In an English auction, the bidders all compete against each other and the highest bidder wins the auction.
In an English auction, it’s the second-highest bid that determines the final price because the winner only has to bid higher than the second-highest bidder.
The English auction can result in poor outcomes for the auctioneer (or seller) if the auction ends far lower than the indifference price of the winner (which can be a sizable difference in case there was little visibility for the auction and/or very few bidders can afford the item).
Vickrey Auction (Second Price Sealed Auction)
The Vickrey auction is similar to the English auction in the sense that the final price is determined by the second-highest bid.
But contrary to English auction the bidders here don’t see the other bidders’ bids.
Dutch Auction (Great to Sell Your House)
The Dutch auction names a price, advertise the item and does not accept negotiations.
Technically, it’s an “open first-price auction”.
If no buyers are found at the first-named price, the price goes down over time, and each decremental step can even be shared in advance (for example: start price 350k; in one month 340k; in two months 330k).
As Gregor Berz says, The Dutch auction is a great way to scour the market for the right price (but you should avoid parallel Dutch auctions if you have several items on the market and there is little demand).
The author also shares the story of a house sold with a Dutch auction, and I decided that if/when I will sell my house, it will be with a Dutch auction (and I also thought on how to leverage the Dutch auction dynamics to increase the evaluation).
It’s also a great way if you don’t want to waste time with lowballers and long rounds of negotiations and it’s fantastic when the demand is strong.
The nature of the prisoner dilemma is that if everyone were to follow a “communal” course of action which is good for everyone, everyone would gain.
But defecting from the communal course of action can provide outsized advantages for a single individual.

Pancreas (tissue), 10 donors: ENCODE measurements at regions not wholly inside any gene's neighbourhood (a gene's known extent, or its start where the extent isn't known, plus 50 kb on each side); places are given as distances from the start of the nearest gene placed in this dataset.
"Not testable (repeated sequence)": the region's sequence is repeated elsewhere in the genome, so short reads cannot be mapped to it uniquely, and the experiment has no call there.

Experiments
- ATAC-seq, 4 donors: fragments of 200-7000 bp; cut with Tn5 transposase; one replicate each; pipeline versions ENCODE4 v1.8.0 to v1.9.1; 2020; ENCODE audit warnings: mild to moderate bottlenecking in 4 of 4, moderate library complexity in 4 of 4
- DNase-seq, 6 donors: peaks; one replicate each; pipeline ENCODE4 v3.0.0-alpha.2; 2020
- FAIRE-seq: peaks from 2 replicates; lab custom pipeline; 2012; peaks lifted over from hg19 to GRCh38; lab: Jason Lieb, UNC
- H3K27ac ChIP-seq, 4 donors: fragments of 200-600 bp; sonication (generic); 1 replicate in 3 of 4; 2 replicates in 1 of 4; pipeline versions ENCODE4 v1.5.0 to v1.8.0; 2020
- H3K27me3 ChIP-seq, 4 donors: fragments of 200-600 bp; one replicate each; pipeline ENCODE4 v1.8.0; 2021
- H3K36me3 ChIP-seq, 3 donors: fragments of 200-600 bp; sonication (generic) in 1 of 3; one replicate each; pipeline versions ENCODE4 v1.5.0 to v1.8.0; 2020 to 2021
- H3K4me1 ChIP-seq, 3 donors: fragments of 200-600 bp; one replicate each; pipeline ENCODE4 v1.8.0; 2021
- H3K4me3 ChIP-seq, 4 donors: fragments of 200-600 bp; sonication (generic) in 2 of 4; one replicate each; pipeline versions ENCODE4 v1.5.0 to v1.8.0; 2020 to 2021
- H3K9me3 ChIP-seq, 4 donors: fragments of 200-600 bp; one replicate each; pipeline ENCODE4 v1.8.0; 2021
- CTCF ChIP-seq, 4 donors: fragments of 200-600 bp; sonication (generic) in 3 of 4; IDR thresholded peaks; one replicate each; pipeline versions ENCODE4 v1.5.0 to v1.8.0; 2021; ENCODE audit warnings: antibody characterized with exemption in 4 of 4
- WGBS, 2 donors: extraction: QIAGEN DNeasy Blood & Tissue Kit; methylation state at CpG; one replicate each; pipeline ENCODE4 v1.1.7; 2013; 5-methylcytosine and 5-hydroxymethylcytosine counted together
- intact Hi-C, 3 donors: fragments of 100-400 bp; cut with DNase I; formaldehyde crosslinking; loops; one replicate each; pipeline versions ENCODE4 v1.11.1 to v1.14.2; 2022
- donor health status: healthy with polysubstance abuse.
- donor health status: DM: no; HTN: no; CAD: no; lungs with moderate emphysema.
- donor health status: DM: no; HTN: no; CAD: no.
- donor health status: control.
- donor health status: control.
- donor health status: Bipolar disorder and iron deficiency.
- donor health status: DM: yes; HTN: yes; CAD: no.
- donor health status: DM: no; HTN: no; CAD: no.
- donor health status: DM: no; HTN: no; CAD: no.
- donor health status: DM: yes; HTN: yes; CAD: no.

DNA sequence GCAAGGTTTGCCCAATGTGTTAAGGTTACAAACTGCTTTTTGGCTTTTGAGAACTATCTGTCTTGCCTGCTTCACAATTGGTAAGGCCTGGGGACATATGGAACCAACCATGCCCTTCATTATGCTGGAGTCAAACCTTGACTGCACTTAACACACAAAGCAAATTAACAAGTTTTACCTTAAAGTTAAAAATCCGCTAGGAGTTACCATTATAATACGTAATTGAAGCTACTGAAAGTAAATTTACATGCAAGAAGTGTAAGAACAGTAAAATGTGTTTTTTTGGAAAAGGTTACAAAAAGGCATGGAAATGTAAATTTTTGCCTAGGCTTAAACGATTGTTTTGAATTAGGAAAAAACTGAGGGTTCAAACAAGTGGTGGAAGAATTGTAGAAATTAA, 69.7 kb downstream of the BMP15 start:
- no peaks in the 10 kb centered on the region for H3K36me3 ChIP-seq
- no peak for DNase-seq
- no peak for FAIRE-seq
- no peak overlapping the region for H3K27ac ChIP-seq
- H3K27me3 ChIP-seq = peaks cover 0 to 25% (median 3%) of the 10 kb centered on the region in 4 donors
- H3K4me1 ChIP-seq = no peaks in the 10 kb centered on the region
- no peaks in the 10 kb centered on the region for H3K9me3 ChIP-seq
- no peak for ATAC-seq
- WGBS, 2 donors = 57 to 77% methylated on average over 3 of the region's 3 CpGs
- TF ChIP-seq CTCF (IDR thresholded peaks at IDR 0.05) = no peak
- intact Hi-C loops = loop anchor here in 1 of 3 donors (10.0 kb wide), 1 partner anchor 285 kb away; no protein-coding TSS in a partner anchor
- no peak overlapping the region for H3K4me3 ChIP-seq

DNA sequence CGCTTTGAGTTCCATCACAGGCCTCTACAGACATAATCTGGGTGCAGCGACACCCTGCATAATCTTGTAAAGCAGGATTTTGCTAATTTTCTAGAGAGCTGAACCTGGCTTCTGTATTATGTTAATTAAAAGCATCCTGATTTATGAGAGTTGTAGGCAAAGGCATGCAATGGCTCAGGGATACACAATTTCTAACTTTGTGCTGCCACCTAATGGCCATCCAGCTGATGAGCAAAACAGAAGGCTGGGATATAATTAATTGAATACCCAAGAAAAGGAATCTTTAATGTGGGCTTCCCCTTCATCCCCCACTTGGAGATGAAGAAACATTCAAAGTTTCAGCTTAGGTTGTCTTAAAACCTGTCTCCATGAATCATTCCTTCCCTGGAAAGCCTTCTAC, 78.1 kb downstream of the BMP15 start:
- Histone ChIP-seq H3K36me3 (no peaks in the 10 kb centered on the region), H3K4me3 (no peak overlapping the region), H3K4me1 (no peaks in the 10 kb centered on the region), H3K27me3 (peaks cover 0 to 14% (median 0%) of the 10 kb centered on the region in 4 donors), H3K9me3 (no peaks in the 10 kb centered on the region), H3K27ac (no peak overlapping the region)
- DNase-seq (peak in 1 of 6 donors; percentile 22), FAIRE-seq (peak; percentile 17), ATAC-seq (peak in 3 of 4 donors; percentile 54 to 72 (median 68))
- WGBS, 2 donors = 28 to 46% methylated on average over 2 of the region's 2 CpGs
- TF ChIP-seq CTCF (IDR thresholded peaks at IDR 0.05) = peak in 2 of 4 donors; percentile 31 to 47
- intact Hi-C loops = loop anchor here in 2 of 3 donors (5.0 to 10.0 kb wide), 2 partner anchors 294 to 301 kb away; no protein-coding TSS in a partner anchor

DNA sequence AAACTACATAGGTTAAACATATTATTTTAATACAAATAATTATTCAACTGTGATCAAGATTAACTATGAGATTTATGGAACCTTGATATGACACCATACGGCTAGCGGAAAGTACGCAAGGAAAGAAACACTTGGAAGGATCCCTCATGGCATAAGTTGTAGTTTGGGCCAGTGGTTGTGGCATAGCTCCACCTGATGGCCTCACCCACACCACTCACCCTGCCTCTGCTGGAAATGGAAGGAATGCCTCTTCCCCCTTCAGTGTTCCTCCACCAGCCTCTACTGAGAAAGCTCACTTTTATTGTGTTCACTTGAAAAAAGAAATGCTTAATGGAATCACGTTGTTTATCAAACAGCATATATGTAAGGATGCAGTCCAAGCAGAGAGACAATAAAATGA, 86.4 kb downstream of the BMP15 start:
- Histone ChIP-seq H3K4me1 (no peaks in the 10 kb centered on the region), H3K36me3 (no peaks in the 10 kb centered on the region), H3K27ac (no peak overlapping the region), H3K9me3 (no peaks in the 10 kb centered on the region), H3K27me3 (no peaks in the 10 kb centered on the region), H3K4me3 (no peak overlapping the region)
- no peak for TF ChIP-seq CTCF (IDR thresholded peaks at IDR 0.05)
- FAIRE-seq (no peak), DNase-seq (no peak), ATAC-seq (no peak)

Environmental protection is an example of a prisoner’s dilemma were if everyone contributed, it would be better for everyone. But individual defection can improve the individual’s life at the detriment of the collectivity.
The author says that the Prisoner’s Dilemma changed Adam’s Smith mistaken assumption that if everyone maximizes his own position, everyone gains.
I don’t think Adam’s Smith “Invisible Hand” has been nullified. That’s still what capitalism is based on and capitalism worked great.
What has been corrected is the extreme interpretation of the Invisible Hand upon which neo-liberism sought to eliminate all possible regulations (but that was always resting on flimsy foundations and little understanding of human psychology, albeit unluckily that’s exactly the politics Greenspan was embracing).
The Prisoner’s Dilemma did add an important theoretical layer that better captures many real-life situations and includes human sociology into economics and transactions (also read Stiglitz on-point correction of the Invisible Hand fallacy).
Repeated games tend to eliminate the Prisoner’s Dilemma because (also called “iterated prisoner’s dilemma“).
Breaking The Prisoner’s Dilemma: Collusion Through Repetition
When negotiations can be repeated in quick succession, the prisoner’s dilemma can be overcome.
But it can also be overcome in a way that is only good for the players (and sellers) and not for the whole market.
That’s what happens for example in the gas and fuel markets.
Collusion can take place without the parties even having to formally agree to collude.